Those who stayed home

To move forward and repair our fractured society, we must be willing to not fight fire with fire.

There is a time for conversation, persuasion, even defiantly standing up for your beliefs. But sometimes, the healthiest and most helpful thing to do is to know when to sit this one out. Refusing to engage in a futile protest and ratchet up the heat is a first step toward fixing the mess in which we now find ourselves. To move forward and repair our fractured society, we must be willing to not fight fire with fire.

I’m still digesting the events of January 6th, but one thing sticks out to me that I can’t shake, one thing that could have made what began as a protest much bloodier, much more catastrophically damaging and heartbreaking for our country: there could have been a counter-protest.

As a former resident of Washington, DC for 11 years, I can tell you that protests and counter protests are part of that city’s weekly routine. Yet, in the weeks and days leading up to the ceremonial electoral college count, my inbox contained emails from bishops urging their parishioners to stay home and pray instead. In my new home many miles from the nation’s capital, inter-faith leaders not only joined regularly to pray for peace, but they also monitored the potential for violence in their state and discussed how to respond. People took responsibility for changing the tenor of the conversation, as much as it was in their power to do so.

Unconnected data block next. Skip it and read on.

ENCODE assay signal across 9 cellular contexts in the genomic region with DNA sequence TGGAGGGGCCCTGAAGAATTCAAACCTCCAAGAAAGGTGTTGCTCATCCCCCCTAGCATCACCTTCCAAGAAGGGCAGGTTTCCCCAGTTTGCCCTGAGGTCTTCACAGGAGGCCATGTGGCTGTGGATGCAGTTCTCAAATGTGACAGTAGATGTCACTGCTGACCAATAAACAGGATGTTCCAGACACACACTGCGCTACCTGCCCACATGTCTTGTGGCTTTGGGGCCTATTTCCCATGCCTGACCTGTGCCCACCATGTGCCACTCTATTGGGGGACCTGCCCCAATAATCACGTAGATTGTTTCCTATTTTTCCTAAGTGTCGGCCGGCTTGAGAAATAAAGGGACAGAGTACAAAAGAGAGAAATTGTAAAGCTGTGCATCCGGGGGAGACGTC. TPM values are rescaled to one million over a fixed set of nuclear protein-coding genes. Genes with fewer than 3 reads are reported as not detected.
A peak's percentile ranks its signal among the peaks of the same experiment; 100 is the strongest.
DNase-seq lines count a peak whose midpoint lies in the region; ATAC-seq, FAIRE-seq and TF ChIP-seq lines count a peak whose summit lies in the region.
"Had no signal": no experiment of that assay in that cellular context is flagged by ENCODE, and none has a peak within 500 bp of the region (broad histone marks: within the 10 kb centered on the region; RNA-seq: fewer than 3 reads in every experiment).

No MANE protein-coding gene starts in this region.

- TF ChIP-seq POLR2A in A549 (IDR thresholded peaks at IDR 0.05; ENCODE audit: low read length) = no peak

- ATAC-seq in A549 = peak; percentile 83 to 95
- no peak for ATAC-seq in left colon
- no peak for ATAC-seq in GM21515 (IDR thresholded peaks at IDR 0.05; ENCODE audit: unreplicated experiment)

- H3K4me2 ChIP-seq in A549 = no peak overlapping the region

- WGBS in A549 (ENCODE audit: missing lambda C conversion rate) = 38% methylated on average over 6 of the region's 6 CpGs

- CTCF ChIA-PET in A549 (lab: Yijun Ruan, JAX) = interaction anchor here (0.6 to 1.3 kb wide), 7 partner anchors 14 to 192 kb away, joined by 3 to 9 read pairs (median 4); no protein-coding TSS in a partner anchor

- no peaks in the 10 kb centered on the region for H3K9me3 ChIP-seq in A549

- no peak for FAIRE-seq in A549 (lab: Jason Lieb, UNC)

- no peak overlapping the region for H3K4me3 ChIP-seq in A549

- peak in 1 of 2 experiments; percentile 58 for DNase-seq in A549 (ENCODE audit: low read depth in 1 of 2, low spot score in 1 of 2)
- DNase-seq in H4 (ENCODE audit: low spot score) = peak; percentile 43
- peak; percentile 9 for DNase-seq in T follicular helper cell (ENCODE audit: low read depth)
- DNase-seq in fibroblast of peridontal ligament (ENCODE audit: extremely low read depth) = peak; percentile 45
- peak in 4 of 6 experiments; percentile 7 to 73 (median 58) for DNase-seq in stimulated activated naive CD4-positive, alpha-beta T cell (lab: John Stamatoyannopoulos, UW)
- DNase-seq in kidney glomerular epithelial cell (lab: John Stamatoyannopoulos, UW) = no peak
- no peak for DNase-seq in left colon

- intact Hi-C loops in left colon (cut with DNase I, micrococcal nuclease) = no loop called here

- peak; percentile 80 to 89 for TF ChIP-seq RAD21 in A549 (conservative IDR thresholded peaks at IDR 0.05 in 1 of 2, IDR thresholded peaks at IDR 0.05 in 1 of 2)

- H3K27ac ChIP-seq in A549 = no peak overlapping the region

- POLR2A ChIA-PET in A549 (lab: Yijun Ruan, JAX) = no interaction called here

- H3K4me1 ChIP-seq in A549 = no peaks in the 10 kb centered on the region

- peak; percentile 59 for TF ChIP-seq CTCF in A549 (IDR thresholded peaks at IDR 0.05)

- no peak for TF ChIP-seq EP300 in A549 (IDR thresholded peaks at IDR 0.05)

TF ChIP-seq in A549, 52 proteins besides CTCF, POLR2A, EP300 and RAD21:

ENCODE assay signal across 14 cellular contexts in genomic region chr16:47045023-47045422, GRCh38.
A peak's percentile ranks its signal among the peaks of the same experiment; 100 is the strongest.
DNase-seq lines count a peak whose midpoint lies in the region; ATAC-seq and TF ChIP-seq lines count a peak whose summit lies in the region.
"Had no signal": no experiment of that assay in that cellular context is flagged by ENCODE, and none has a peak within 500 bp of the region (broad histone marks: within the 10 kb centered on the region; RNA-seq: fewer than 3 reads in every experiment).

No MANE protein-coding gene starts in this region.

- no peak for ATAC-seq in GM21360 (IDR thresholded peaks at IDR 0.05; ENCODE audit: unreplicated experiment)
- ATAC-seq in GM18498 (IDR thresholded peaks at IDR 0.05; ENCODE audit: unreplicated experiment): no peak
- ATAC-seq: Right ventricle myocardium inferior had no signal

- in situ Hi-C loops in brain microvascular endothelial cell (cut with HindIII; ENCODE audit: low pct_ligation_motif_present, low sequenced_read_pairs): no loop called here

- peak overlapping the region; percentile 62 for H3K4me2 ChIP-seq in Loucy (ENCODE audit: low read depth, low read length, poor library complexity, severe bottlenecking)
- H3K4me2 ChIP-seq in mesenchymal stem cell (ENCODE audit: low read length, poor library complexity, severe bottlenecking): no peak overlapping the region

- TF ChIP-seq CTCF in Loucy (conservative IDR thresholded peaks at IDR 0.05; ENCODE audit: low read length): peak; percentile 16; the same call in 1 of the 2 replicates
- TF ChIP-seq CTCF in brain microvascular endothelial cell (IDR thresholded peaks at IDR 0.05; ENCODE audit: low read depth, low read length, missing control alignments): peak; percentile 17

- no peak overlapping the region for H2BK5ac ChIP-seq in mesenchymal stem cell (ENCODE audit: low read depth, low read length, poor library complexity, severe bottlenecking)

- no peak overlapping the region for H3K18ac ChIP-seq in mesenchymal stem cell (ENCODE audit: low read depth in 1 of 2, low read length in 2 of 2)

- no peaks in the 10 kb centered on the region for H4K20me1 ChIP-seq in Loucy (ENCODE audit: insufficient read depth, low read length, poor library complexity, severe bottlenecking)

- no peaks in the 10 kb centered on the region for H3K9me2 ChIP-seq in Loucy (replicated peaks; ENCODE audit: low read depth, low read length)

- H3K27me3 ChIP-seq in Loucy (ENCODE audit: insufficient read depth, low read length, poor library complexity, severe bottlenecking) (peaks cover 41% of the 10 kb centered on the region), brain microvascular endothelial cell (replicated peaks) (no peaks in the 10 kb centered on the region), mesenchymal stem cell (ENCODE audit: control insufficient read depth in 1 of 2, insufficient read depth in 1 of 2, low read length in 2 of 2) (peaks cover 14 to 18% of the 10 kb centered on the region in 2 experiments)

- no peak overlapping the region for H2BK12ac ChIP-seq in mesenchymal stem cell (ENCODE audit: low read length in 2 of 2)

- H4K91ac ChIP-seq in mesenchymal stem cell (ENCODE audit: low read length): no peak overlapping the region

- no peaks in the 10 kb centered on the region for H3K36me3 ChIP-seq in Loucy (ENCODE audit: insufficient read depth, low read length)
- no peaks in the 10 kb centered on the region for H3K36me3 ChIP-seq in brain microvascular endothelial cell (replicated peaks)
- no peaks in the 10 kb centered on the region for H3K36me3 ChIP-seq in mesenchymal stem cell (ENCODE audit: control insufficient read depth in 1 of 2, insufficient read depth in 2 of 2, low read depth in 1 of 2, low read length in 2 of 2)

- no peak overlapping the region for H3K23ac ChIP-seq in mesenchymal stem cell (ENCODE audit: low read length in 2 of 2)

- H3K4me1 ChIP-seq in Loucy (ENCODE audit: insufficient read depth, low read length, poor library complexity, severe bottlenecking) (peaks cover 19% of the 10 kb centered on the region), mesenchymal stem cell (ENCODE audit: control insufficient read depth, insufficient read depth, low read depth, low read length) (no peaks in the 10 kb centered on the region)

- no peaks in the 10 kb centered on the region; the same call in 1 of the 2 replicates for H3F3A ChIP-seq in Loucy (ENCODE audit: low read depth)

All year long, we’ve seen Americans stand toe-to-toe across from each other, disagreeing about racial injustice, law enforcement actions, masks and other COVID-19 restrictions, and elections. From Portland, Oregon to Kenosha, Wisconsin, this year has been bursting with competing protests. You name it, we probably argued about it in 2020. There have been pockets of violence across the country and tempers have been running high for months. And yet yesterday, in the face of thousands coming to Washington, DC, the angry mob confronted nearly no resistance from the opposing side.

In some cases, I’m sure it was fear that kept people home. But I expect that, in other cases, the reason was a virtue that has gone a bit out of style in our political conversations: judgement.

We can condemn what happened. We can hold people responsible. We can take appropriate legal action. But we should resist the urge to harden ourselves against our ideological opposites or argue with them angrily to make ourselves feel righteous.

Yesterday, some people stayed home. And to them I say, “Thank you for exercising judgment.”

Photo by lazyllama on Adobe Stock